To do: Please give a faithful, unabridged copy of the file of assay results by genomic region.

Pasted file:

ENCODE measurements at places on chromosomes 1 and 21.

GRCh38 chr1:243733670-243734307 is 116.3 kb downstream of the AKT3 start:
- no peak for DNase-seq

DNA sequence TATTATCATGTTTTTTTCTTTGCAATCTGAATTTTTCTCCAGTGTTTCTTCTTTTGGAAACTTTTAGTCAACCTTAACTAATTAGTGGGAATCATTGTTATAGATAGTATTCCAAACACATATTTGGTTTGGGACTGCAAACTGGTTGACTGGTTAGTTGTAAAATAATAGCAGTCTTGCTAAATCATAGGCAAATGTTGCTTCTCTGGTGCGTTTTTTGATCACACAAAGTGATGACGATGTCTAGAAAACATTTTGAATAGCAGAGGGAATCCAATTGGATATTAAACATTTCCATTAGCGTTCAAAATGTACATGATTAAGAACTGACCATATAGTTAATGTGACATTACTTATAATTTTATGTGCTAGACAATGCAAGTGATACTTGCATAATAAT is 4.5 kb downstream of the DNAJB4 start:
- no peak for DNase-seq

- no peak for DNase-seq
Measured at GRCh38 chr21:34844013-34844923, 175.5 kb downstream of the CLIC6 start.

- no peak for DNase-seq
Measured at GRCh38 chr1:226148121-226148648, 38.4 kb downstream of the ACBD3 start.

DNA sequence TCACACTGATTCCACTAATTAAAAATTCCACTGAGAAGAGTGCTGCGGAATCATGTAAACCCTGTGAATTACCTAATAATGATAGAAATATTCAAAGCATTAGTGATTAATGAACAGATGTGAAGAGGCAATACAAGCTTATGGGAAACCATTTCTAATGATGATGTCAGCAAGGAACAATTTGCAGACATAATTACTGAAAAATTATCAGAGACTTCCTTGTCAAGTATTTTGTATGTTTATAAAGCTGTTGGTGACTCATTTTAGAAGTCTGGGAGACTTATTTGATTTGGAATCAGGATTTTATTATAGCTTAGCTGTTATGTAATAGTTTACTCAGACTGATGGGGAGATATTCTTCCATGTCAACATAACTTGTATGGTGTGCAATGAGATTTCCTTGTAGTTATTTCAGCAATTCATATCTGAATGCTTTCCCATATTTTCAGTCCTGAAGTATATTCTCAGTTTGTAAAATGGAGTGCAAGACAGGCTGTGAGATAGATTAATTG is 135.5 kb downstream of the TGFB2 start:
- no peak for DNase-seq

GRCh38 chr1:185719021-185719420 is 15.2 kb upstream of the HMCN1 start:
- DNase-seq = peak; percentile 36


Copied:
ENCODE measurements at places on chromosomes 1 and 21.

GRCh38 chr1:243733670-243734307 is 116.3 kb downstream of the AKT3 start:
- no peak for DNase-seq

DNA sequence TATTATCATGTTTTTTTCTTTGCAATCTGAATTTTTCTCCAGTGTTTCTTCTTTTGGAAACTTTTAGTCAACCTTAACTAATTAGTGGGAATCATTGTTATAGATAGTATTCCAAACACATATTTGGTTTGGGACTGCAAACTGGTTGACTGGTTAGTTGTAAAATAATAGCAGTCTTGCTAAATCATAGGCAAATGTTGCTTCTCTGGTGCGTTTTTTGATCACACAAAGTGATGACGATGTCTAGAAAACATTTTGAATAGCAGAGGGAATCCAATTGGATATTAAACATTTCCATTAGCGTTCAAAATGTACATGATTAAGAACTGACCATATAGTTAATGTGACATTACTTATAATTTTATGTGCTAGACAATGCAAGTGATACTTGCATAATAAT is 4.5 kb downstream of the DNAJB4 start:
- no peak for DNase-seq

- no peak for DNase-seq
Measured at GRCh38 chr21:34844013-34844923, 175.5 kb downstream of the CLIC6 start.

- no peak for DNase-seq
Measured at GRCh38 chr1:226148121-226148648, 38.4 kb downstream of the ACBD3 start.

DNA sequence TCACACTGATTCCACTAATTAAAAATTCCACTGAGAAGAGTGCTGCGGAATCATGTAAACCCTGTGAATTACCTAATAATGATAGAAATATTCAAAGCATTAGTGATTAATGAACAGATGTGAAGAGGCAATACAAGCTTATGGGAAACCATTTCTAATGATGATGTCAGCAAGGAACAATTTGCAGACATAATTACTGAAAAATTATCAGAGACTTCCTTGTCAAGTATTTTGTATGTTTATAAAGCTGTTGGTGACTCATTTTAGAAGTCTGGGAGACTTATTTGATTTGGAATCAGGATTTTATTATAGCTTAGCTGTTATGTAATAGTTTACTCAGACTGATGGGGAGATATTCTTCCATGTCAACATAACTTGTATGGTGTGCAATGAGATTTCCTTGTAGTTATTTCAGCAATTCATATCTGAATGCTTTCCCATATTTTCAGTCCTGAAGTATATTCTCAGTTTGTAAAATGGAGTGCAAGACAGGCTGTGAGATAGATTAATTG is 135.5 kb downstream of the TGFB2 start:
- no peak for DNase-seq

GRCh38 chr1:185719021-185719420 is 15.2 kb upstream of the HMCN1 start:
- DNase-seq = peak; percentile 36